The most active of shapes use diagonal lines – the triangle is an eye-catching building block for your picture. Its three sides also introduce odd numbers into the photographic vocabulary. As well as triangular-shaped subjects, think about the structure of your photograph – are there three elements you could join together with imaginary lines to form a triangle?
Four sided shapes such as squares and rectangles mirror the four sides of the picture frame – there’s no conflict there, so the viewing experience isn’t as absorbing. However, they can be used alongside diagonals and triangles to produce a more exciting image.
~Digital Camera Magazine: Master Composition
Every image needs strong underlying compositional order so that it grabs the eye from a hundred feet away…If it can’t grab the eye from a distance, it will never be an interesting photo, regardless of how many fine details it might have. Details don’t matter if there’s no story behind it.~Ken Rockwell
1. Great B&W images tend to be simple, with their main components isolated and easy to identify.
2. Great B&W images tend to have depth and dimension – usually accomplished by creating visual layers that extend from the foreground to the background and all points in between.
3. Great B&W images rely on shape and/or form to make up the image. Hue and color distractions are gone. Only the shapes or forms made up by objects remain and can be arranged in such a manner that they draw the eye into or out of the photograph at the appropriate time and place.
4. Great B&W images tend to exploit contrast. The difference between the whitest white and the blackest black is the highest contrast point in the picture and this can be used to draw the viewer’s eye. Good contrast can help add depth and dimension as well.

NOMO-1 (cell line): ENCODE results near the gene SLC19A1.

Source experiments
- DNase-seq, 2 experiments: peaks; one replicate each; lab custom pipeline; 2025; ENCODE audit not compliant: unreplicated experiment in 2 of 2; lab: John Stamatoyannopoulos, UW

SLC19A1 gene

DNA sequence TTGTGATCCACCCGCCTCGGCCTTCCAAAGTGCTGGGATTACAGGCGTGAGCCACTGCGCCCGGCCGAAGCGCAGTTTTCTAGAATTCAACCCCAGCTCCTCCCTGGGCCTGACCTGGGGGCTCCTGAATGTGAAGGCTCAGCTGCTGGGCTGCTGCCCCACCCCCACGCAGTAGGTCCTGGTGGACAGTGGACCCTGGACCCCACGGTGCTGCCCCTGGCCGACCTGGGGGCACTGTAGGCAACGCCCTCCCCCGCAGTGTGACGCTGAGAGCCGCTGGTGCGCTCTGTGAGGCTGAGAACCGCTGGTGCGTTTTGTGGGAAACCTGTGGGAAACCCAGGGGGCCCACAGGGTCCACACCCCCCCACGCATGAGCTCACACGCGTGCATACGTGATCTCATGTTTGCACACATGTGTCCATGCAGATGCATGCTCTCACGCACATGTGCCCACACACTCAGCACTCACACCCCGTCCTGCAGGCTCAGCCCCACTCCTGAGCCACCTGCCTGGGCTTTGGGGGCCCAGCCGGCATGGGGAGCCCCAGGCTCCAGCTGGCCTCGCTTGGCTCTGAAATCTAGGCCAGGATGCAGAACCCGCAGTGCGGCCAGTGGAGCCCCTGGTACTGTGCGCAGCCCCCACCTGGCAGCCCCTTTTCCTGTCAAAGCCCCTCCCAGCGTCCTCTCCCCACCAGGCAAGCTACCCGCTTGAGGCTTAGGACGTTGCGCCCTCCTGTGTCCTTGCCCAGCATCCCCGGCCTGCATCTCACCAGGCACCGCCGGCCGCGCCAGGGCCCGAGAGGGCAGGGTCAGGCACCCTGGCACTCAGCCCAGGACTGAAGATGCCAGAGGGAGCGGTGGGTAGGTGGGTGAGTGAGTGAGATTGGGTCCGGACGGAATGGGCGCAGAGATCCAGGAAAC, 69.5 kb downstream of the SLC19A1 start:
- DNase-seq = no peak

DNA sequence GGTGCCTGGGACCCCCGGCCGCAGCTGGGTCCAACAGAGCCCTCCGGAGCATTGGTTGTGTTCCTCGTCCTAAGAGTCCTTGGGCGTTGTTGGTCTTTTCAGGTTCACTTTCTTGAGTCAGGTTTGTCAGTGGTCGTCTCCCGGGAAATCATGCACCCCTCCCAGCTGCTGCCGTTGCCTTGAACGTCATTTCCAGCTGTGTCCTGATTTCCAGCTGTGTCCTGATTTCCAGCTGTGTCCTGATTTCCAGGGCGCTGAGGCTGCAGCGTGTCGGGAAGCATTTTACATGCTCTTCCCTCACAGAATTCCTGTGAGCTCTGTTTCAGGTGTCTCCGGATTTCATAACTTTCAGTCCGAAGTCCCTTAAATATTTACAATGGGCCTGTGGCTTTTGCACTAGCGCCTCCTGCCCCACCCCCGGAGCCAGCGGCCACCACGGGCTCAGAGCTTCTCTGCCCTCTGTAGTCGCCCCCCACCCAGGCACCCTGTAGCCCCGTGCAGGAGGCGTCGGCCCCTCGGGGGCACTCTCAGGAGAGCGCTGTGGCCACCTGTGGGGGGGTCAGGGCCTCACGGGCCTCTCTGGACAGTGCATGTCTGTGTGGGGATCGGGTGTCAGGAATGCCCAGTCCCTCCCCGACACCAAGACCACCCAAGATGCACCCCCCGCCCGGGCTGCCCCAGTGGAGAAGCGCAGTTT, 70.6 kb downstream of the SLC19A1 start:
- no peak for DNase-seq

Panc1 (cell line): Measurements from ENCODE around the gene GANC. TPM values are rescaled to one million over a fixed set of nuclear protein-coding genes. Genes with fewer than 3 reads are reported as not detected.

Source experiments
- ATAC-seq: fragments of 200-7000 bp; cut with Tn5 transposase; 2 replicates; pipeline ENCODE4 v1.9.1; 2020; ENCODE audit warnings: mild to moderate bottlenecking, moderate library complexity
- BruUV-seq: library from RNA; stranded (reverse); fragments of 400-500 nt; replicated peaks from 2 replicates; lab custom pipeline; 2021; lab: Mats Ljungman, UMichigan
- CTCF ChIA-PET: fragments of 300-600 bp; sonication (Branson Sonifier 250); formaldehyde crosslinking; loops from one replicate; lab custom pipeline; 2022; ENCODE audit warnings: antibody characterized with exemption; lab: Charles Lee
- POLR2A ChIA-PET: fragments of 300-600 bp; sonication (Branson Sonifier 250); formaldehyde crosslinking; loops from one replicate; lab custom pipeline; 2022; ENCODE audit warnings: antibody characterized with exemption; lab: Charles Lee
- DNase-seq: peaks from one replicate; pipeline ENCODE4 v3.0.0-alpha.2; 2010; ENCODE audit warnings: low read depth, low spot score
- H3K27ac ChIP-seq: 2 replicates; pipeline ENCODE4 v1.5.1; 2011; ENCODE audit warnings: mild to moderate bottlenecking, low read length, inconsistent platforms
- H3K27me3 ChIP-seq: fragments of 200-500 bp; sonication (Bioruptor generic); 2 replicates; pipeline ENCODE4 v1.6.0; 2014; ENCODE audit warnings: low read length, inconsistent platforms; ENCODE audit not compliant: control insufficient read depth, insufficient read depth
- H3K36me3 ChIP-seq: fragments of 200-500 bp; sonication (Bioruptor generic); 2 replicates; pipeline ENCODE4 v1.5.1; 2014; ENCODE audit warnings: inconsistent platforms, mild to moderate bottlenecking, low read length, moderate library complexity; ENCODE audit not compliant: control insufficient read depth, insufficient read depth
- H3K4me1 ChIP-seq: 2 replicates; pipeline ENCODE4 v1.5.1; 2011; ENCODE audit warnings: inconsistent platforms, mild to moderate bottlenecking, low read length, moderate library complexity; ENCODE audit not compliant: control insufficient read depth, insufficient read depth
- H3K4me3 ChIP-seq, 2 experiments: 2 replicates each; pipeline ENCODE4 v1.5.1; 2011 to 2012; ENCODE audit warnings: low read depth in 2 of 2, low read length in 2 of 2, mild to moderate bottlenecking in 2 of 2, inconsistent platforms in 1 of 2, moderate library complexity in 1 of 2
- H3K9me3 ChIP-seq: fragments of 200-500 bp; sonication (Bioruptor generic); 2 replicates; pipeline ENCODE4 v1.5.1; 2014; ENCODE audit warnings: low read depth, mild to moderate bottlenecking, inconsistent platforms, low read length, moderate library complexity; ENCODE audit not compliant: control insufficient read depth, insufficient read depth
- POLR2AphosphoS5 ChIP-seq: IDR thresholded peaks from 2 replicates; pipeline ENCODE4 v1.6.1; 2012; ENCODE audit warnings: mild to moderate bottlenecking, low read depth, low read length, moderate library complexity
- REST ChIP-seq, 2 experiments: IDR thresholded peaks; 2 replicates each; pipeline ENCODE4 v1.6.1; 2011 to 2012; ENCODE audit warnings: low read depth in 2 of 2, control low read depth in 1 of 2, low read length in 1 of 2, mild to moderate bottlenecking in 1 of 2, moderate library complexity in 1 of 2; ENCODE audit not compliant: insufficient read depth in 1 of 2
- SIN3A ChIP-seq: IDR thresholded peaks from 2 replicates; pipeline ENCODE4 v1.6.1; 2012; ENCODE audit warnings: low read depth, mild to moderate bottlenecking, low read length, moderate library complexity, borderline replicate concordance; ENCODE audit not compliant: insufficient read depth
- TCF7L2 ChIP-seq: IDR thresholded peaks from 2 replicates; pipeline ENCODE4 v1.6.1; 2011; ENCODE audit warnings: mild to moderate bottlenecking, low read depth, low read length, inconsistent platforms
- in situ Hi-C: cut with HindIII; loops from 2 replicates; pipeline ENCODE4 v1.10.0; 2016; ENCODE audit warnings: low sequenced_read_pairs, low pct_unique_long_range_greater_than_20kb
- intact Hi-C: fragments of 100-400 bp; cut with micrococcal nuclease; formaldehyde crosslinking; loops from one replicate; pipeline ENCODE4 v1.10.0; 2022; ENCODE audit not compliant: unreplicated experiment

5. Great B&W images rely on tone and texture to take the place of color and hue. This can be accomplished in many ways. Texture for instance can be enhanced with side lighting. Sometimes high ISOs are used to emulate film grain for more texture.
6. Great B&W images often rely on patterns to draw the eye into the subject of the photo. It helps form shapes and designate important elements in any B&W scene.
7. Great B&W images tend to minimize the background and accentuate the foreground. While this is not always true, if you look at the bulk of the work of some of the great old-time B&W masters, you’ll find this technique used in many of their images, particularly portraits.
~Scott Bourne from his article Seven Elements That Help Make A Great Black & White Photograph
Wishing you all a refreshing weekend!
Here’s a sample collection of boat images that I have used in my previous posts (some of them from my earliest postings – more than 560 so far in the last nine months). Thank you all for the visit, views, likes and follows during the boat week. I hope you enjoyed the images. Till next week when we embark on another picture series. Thanks!
I photograph things which I want to look at a little longer.~Gunnie Moberg
There is something about capturing water movement using long exposure. Ten, 15, 20 or 30-second exposure times will result in smooth, silky effects to the motion of water. We are always awed and amazed at such creative power of the camera. As everyone keen on photography knows, one needs a tripod and a steady base to achieve such effect. These three pictures, taken while I was on a rocking unsteady boat, were taken using the other creative extreme feature of the camera – fast shutter speeds enough to freeze movement. You can see water particles suspended in mid-air, a split second splash of time stopped from its proverbial march to eternity. Nothing mind-blowing really. Any camera or beginner can do this. But what strikes us, with the aid of technology, is the ability to capture a slice of time, to hold on to an extreme instance, a tick of infinity right there with the press of our fingertip. Photography endows us with this gift and capacity. The father of photojournalism Henri Cartier-Bresson expresses it this way:
“Photography is, for me, a spontaneous impulse coming from an ever attentive eye which captures the moment and its eternity.”